Shares edge higher as relative calm reigns over markets
In Dublin, the Iseq rose by just over 0.5%, in line with other European bourses
A trader working on the floor of the New York Stock Exchange. Photograph: Johannes Eisele/AFP via Getty Images
European stocks closed higher on Monday after last-minute gains, with buying focused largely on defensive sectors amid plummeting oil prices and continued anxiety over the coronavirus.
US stocks rallied as investors saw glimmers of optimism in efforts to deliver rapid virus testing.
The Iseq rose by just over 0.5 per cent, broadly in line with the performance of other European bourses.
The main banks were hammered after dropping their dividends in line with a call by the European Central Bank. AIB fell 9.5 per cent to €1.01 while Bank of Ireland finished the session at €1.79, down 8.1 per cent.
Recruiter CPL Resources fell 8.9 per cent to €5.60, as the extent of the decimation of the employment market by the Covid-19 crisis worried investors.
Kerry Group rose 5.4 per cent to €102.80, as the food group announced that it is pressing ahead with its agm next month.
Ryanair fell 1.4 per cent to €9.11, as it failed to get any traction from collapsing fuel prices.
The UK’s exporter-heavy FTSE 100 closed 1 per cent higher, helped by a jump in AstraZeneca’s shares and a weaker pound, but the prospect of a prolonged coronavirus-led shutdown in Britain weighed on midcap shares.
AstraZeneca gained 4.4 per cent after US regulators approved its treatment against an aggressive type of lung cancer in previously untreated patients. A weaker pound following a Fitch’s cut to Britain’s sovereign debt rating also helped the big dollar earners on the index.
Dundrum Town Centre operator Hammerson, which runs an array of shopping centres in the UK and Ireland, slid 22 per cent to the bottom of the midcap index after it suspended its final dividend and said the outbreak would have a material impact on its earnings.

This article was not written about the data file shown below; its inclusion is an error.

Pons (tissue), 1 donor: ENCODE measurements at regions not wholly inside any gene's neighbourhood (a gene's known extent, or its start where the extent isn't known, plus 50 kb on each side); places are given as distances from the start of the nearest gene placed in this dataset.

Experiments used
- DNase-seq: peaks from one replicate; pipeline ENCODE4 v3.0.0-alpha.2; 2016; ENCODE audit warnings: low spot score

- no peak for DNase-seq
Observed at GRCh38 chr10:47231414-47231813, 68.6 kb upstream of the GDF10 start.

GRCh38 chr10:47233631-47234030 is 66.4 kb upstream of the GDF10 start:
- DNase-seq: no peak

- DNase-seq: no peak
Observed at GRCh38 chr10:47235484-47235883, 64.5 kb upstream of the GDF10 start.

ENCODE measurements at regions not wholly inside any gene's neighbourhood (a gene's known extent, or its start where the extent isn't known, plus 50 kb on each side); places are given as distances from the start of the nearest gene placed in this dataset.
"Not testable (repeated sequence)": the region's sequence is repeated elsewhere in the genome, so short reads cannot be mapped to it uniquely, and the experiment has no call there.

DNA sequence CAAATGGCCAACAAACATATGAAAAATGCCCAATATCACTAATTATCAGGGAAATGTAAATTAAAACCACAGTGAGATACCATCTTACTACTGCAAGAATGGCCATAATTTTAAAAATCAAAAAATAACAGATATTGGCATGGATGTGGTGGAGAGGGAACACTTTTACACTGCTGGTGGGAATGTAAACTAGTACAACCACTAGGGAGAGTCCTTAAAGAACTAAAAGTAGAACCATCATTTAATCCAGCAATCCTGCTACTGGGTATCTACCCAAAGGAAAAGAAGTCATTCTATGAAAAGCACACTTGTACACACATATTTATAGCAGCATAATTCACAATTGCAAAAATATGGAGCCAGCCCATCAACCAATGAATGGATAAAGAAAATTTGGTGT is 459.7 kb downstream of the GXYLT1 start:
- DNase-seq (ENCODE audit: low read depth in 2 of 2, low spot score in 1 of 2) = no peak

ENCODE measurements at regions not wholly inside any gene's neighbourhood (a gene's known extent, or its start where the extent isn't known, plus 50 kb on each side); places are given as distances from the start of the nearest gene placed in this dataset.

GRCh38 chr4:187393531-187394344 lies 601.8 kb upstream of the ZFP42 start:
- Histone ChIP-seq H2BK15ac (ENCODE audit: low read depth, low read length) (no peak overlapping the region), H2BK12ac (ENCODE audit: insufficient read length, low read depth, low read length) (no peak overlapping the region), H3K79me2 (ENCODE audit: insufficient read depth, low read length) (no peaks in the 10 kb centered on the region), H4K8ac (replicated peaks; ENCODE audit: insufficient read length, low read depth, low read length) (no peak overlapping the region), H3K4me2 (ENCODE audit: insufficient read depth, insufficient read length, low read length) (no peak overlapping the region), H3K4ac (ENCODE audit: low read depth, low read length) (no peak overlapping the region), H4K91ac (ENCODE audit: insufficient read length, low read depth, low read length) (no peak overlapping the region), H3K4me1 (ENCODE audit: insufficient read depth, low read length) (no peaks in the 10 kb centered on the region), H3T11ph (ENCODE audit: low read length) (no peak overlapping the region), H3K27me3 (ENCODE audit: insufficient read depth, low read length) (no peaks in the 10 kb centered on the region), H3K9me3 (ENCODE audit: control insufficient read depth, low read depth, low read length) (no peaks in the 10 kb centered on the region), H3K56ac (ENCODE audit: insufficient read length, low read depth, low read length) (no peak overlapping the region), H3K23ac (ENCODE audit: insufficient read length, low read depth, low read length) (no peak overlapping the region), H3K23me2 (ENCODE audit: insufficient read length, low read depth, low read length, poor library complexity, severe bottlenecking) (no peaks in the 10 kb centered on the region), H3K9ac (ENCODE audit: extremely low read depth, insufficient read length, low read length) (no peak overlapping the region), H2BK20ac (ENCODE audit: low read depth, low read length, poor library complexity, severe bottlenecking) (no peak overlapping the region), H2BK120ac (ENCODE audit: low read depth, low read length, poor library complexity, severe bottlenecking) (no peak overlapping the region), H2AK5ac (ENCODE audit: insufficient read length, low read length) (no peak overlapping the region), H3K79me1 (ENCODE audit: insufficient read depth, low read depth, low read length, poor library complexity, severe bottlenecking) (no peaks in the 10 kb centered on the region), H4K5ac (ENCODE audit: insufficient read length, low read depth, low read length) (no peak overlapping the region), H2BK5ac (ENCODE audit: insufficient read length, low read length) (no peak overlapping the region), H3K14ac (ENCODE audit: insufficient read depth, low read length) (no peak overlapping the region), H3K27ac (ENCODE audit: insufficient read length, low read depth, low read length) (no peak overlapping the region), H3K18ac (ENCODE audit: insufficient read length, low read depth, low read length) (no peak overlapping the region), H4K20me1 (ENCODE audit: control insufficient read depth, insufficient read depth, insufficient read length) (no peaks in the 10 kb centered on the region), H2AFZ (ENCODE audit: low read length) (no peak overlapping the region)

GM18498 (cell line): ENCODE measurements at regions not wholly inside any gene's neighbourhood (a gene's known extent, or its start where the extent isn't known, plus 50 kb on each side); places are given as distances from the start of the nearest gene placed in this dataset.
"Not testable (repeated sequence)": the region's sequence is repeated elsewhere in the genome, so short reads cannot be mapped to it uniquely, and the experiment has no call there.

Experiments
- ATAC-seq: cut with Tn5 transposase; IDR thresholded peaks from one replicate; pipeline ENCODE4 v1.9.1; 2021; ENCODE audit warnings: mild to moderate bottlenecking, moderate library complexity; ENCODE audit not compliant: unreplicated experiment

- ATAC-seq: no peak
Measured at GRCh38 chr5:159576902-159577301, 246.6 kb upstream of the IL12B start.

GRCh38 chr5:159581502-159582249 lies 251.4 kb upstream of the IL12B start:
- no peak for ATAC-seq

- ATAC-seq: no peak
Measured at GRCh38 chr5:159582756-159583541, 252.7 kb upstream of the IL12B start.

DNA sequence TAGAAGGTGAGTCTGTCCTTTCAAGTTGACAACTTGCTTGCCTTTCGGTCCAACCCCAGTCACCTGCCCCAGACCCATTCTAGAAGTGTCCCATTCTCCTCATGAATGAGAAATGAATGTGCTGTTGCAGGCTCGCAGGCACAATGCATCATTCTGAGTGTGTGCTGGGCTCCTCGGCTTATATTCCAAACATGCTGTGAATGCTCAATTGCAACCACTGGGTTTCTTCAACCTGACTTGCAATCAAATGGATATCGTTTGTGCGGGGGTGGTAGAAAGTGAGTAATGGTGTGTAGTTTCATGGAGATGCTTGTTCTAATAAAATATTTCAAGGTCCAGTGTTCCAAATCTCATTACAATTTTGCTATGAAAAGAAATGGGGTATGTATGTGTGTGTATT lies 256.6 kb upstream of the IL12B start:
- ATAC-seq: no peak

Shares in aerospace suppliers Rolls-Royce, Meggitt and Senior fell between 12 per cent and 14 per cent after another bearish call from JPMorgan. The US bank, which assumes a 38 per cent drop in global air traffic in 2020, cut earnings estimates for the sector.
The wider travel and leisure index fell 1.6 per cent, with low-cost airline easyJet sliding 7.2 per cent after revealing it had grounded its entire fleet and furloughed cabin crew for two months under a government retention scheme.
The pan-European Stoxx 600 index closed up 1.1 per cent, having dropped about 1 per cent earlier in the day. A stronger open on Wall Street, spurred by optimism over battling the outbreak’s economic impact, also lent support late in the European session.
The healthcare sector was the biggest boost to the Stoxx 600, closing about 3 per cent higher as fears of the coronavirus kept investors trading cautiously. Utilities and telecom stocks also rose on the day.
Belgian-Dutch biotech company Galapagos jumped about 6 per cent after Jefferies upgraded the stock to ‘buy’, citing potential in the firm’s lead product.
Bank stocks slumped 3.1 per cent as lenders complied with the European Central Bank’s call to freeze dividends in a bid to shore up credit, with the pandemic causing a liquidity squeeze across the bloc.
Spain’s bank-heavy Ibex index dropped 1.7 per cent.
The S&P 500 index climbed for the fourth time in five days even after a weekend full of negative pandemic news as US president Donald Trump extended recommendations aimed at inhibiting the spread.
All of the major S&P sectors, however, were higher with technology stocks providing the biggest boost. The healthcare sector was the second-biggest support to the benchmark index as progress on coronavirus vaccines and tests being developed by Johnson & Johnson and Abbott Laboratories lifted their shares by about 6.7 per cent and 7.3 per cent, respectively.
Abbott Laboratories’ surge came after it unveiled a five-minute coronavirus test and Johnson & Johnson announced a vaccine candidate for the virus. – Additional reporting: Reuters/Bloomberg